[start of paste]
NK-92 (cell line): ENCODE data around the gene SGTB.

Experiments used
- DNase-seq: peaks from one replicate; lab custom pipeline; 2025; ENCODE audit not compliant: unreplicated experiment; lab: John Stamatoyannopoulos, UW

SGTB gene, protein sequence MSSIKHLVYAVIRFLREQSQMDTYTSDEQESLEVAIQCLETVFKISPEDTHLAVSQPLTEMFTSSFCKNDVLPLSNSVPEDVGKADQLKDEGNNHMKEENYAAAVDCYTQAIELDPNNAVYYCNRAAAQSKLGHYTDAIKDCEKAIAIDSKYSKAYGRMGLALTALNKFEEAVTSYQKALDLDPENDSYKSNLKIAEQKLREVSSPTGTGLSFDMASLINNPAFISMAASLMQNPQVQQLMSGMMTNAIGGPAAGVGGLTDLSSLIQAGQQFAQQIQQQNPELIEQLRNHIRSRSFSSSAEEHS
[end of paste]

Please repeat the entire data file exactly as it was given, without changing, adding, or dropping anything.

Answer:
NK-92 (cell line): ENCODE data around the gene SGTB.

Experiments used
- DNase-seq: peaks from one replicate; lab custom pipeline; 2025; ENCODE audit not compliant: unreplicated experiment; lab: John Stamatoyannopoulos, UW

SGTB gene, protein sequence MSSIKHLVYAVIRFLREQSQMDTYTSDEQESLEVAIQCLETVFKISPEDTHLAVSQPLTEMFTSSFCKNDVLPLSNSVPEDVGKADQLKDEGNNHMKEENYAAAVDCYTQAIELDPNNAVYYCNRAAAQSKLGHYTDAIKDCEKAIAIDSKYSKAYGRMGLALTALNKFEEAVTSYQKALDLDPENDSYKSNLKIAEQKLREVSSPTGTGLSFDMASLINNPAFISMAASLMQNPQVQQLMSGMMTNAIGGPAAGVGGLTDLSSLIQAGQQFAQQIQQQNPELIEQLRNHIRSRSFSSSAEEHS